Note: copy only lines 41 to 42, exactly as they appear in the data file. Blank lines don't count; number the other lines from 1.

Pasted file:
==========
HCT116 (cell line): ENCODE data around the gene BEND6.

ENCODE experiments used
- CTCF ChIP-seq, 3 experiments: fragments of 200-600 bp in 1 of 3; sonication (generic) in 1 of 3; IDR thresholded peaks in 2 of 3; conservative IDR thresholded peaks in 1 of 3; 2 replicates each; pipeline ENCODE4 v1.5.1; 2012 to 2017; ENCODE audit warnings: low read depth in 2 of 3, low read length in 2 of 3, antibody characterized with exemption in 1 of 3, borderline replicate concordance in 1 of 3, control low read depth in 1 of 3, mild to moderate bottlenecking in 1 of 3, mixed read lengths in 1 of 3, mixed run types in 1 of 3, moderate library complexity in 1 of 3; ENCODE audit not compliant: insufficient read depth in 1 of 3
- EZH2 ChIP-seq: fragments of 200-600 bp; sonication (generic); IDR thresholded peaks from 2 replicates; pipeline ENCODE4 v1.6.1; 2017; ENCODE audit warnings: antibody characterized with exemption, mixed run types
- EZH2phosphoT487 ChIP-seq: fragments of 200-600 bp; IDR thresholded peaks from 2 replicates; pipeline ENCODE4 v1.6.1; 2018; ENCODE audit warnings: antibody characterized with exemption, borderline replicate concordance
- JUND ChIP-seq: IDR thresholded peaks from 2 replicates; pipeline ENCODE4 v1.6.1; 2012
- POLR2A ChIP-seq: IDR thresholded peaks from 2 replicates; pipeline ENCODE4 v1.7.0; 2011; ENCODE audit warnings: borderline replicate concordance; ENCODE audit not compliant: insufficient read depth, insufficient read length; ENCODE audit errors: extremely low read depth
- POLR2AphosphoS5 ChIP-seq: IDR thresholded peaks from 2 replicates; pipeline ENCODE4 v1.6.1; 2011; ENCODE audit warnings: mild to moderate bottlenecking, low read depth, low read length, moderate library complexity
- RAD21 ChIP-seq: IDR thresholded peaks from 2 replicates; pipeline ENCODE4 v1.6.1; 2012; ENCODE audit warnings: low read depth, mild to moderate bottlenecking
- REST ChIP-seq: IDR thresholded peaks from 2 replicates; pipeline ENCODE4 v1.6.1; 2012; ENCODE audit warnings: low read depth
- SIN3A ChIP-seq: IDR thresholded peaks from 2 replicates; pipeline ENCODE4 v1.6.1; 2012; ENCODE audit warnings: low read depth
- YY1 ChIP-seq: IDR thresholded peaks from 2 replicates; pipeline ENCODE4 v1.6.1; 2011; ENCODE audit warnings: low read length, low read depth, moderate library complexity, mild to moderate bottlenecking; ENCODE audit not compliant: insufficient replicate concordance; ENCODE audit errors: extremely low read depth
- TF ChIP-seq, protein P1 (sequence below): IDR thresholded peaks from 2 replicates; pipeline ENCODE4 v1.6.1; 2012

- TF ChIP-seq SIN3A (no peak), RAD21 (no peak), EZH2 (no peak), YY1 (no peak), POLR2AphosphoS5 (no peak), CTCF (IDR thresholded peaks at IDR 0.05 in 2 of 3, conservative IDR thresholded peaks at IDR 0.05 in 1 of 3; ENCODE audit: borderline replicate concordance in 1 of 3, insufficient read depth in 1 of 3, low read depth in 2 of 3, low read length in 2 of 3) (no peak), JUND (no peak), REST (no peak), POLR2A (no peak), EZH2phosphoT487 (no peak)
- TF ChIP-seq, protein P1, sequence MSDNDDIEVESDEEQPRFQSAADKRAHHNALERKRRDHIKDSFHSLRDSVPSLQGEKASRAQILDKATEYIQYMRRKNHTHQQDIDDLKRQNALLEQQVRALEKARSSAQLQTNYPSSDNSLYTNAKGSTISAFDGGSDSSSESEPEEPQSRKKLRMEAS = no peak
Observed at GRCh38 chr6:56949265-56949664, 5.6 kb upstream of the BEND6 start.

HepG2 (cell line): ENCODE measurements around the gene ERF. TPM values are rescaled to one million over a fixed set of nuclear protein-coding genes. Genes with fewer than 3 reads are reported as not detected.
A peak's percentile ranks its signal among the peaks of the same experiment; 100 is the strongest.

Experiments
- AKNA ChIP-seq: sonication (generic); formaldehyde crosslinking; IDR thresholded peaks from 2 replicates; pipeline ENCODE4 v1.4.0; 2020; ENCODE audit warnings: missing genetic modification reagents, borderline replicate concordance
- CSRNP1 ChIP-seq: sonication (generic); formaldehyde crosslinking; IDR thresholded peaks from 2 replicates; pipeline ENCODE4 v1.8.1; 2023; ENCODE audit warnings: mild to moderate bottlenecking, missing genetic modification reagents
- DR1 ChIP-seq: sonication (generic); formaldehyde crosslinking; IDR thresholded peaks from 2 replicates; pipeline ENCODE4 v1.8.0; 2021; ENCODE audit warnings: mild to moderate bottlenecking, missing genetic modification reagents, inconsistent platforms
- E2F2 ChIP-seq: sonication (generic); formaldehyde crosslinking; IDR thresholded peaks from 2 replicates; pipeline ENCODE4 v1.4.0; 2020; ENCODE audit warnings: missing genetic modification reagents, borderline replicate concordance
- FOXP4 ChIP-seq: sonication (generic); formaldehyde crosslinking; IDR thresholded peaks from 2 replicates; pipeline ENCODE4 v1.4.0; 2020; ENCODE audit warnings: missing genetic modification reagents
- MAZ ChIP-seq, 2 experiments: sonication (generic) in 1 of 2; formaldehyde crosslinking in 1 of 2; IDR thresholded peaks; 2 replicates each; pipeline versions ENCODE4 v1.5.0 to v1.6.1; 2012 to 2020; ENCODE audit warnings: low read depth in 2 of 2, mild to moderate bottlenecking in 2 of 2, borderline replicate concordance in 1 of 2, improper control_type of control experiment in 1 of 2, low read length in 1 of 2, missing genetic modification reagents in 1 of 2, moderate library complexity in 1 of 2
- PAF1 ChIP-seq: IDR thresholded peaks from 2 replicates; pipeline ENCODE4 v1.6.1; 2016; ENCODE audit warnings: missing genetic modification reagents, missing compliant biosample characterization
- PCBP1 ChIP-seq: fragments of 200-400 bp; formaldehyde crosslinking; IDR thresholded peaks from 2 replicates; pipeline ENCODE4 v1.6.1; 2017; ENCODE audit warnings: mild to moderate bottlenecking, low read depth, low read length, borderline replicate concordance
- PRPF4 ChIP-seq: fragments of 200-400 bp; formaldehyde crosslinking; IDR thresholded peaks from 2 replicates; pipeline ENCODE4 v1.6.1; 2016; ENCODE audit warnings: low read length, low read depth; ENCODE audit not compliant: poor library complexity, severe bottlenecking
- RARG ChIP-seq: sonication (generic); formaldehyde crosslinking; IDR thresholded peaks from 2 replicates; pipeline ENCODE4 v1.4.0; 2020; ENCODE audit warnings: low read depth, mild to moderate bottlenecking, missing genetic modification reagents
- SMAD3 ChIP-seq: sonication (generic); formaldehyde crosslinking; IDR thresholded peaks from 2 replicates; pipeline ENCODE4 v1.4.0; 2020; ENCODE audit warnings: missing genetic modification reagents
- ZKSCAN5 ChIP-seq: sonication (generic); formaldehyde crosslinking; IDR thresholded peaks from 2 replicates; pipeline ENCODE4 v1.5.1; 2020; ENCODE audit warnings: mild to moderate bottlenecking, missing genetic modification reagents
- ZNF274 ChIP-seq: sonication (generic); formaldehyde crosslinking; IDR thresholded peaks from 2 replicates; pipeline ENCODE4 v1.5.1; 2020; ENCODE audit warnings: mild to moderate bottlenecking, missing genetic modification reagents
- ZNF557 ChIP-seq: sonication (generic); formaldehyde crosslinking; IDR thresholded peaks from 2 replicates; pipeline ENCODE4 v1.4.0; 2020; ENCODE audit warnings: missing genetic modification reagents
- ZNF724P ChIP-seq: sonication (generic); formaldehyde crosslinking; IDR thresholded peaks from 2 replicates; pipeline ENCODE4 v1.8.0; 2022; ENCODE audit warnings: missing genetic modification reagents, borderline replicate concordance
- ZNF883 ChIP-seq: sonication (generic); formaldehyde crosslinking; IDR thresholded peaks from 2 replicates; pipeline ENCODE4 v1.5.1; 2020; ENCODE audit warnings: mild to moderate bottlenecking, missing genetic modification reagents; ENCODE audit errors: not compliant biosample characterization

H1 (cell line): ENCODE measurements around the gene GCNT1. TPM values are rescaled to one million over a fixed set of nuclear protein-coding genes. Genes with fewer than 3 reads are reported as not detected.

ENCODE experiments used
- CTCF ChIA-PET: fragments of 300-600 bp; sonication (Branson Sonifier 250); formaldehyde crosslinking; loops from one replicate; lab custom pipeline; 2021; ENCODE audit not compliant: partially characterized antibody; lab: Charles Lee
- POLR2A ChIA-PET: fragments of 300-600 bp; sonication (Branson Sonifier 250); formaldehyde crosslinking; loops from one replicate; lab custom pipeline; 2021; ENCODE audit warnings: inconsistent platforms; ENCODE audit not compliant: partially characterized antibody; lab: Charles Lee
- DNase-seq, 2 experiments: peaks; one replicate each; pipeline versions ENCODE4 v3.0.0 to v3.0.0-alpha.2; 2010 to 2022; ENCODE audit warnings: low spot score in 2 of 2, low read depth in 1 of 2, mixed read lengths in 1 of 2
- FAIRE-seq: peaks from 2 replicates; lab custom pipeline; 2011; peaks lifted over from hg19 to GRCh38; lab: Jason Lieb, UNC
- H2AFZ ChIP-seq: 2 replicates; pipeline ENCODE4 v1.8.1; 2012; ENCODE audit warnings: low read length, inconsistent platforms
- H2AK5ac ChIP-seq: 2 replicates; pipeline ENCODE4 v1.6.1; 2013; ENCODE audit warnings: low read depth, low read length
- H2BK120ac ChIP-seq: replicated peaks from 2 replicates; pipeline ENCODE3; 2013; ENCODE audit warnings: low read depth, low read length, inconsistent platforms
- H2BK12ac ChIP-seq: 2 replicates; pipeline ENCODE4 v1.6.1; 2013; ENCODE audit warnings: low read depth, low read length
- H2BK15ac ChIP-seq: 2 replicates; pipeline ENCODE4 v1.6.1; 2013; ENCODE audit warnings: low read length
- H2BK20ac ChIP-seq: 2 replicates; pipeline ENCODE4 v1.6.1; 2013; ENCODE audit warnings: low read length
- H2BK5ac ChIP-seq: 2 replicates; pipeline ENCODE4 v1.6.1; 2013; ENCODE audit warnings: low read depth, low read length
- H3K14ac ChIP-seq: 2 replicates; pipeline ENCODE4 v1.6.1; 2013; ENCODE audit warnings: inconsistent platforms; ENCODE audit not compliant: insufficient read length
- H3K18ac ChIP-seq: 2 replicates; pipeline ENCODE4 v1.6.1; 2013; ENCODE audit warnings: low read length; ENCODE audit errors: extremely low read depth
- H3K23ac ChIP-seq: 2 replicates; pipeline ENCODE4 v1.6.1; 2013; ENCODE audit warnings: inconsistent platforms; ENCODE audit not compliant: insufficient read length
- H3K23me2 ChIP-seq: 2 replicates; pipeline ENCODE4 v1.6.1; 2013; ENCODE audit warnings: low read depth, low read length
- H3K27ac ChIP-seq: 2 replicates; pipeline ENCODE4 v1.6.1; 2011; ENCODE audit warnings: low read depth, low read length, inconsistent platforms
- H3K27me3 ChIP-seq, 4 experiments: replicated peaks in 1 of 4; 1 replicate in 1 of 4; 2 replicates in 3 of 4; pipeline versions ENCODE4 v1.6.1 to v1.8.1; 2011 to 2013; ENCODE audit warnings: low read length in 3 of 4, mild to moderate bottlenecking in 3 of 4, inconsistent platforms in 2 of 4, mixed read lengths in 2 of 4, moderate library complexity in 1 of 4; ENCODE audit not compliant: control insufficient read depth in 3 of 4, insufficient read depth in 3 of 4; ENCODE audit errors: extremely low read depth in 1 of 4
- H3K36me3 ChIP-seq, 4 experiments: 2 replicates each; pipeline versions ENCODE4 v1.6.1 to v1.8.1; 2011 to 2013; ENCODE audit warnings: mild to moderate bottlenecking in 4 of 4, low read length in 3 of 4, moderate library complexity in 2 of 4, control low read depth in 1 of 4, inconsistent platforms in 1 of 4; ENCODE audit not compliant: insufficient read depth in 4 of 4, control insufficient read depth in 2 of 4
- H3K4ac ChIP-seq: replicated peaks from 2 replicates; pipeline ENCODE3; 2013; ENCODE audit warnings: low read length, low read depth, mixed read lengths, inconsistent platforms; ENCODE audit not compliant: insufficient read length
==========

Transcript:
- FAIRE-seq: peaks from 2 replicates; lab custom pipeline; 2011; peaks lifted over from hg19 to GRCh38; lab: Jason Lieb, UNC
- H2AFZ ChIP-seq: 2 replicates; pipeline ENCODE4 v1.8.1; 2012; ENCODE audit warnings: low read length, inconsistent platforms